— 3.1 —
In a room of the palace at Westminster at night, King Henry IV, wearing night clothing, said to his young servant, “Go and call the Earls of Surrey and of Warwick to come to me, but tell them to read these letters and carefully consider their content before they come. Hurry.”
His young servant left to do the errands.
King Henry IV said to himself, “How many thousands of my poorest subjects are at this hour asleep! Sleep, gentle Sleep, Nature’s soft nurse, how have I so frightened you that you will no longer weigh my eyelids down and steep my senses in forgetfulness? Why, Sleep, do you prefer to lie in smoky hovels, stretching yourself upon uncomfortable straw mattresses and being sung to by buzzing night insects as you go to your slumber, rather than to lie in the perfumed chambers of the nobility, under costly canopies, and lulled to slumber with the sound of sweetest melodies?
“Oh, you dull god, why do you lie with the lowly born in loathsome beds, and allow me, the King, to lie in my Kingly bed as if I were the mechanism in a watch case? The mechanism keeps on moving and is ready to raise an alarm, but the watch case is still and does not move.
“Sleep, you seal shut the eyes of the ship-boy who is in the crow’s nest at the top of the high and giddy mast, although his brains are rocked by the rude imperious surge of a tossing sea and by the visitation of the winds that take the ruffian waves by their tops, curling their monstrous heads and hanging them with such a deafening clamor in the slippery clouds that the noise wakes up Death itself.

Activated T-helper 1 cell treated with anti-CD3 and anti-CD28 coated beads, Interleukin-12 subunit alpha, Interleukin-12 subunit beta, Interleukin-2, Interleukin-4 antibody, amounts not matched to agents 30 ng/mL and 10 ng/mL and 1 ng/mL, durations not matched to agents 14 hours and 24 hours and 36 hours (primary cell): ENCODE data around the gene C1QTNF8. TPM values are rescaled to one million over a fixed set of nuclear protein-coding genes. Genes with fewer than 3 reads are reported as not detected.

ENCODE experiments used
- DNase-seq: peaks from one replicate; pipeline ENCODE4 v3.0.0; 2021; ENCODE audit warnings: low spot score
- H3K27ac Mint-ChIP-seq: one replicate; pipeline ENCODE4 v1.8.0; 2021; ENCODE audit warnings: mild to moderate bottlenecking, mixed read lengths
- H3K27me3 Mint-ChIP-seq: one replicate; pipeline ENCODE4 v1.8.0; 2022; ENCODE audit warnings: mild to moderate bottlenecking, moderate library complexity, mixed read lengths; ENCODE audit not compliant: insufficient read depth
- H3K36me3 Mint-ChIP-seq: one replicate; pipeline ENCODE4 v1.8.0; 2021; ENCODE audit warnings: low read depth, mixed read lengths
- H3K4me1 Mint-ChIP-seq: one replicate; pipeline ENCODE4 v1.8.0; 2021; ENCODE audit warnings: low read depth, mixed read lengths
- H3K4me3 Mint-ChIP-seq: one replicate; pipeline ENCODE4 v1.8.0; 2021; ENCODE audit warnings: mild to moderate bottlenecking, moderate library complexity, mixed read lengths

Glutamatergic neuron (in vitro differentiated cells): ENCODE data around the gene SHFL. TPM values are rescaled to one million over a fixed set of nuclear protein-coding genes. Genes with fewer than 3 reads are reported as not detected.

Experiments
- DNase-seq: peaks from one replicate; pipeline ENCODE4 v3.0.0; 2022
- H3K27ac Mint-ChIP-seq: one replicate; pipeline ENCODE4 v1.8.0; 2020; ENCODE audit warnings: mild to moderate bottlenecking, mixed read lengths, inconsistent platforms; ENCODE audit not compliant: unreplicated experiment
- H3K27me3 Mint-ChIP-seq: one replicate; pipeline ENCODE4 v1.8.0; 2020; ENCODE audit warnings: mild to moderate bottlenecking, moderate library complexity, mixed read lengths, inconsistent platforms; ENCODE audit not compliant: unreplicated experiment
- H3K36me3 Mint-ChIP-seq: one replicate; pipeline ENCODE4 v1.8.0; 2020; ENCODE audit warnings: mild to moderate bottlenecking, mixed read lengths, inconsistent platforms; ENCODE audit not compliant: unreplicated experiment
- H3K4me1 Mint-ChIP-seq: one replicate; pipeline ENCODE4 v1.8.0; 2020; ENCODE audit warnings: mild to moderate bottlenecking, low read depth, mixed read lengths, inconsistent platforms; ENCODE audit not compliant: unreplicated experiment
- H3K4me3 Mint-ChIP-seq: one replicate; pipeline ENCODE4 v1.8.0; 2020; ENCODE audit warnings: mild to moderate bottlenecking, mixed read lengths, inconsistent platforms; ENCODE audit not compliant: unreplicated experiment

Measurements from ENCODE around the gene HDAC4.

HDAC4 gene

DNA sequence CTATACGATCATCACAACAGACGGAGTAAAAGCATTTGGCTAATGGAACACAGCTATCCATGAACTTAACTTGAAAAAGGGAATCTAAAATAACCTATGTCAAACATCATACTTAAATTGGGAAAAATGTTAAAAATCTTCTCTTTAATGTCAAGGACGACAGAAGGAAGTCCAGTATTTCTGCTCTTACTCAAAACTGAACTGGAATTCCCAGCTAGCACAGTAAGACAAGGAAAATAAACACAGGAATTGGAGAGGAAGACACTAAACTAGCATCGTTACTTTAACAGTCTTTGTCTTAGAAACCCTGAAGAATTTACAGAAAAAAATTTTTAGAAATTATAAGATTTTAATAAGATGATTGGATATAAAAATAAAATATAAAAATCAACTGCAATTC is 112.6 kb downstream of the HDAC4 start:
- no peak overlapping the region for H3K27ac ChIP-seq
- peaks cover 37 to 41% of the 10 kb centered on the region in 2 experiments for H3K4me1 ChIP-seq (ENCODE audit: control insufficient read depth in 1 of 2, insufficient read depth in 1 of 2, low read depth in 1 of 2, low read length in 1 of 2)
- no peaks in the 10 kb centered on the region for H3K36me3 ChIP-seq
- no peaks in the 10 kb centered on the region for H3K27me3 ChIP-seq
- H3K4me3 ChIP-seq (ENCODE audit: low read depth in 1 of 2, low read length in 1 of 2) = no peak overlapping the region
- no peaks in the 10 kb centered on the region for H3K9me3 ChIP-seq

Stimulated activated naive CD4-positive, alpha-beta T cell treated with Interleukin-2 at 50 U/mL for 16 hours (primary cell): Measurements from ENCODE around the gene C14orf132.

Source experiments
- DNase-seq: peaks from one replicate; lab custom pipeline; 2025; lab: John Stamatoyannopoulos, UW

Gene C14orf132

“How can you, partial Sleep, give your repose to the wet sea-boy in an hour so rude and violent and noisy, and yet in the calmest and stillest night deny your repose to a King who has everything that is needed to make Sleep comfortable?
“Then happy lowly born, lie down! Uneasy lies the head that wears a crown.”
Warwick and Surrey entered the room.
“May your majesty enjoy many happy mornings!” Warwick said.
“Is it morning, lords?” King Henry IV asked.
“It is past one o’clock,” Warwick said.
“Why, then, good morning to you all, my lords. Have you read over the letters that I sent you?”
“We have, my liege,” Warwick replied.
“Then you perceive how foul the body of our Kingdom is. You understand with what danger rank diseases grow near the heart of our Kingdom. You understand how serious the rebellion is.”
“The Kingdom is like a body that is ill, but that can be restored to its former health with good advice and a little medicine,” Warwick said. “My Lord Northumberland will soon be cooled and his rebellion stopped.”
“I wish to God that I could read the Book of Fate, and see the passage of time and the process of change that make mountains level, and the continent, which becomes weary of solid firmness, melt itself into the sea! And I would like to see, at other times, how the beaches grow and become so big that tides can no longer wash over them. The beaches are the belt of the sea-god Neptune, and they can grow until they become too large for his hips and so parts of the beaches are no longer touched by sea-tides. I would like to see the ironic tricks played by chance occurrences upon men, and how changes fill the cup of alteration with many different liquors!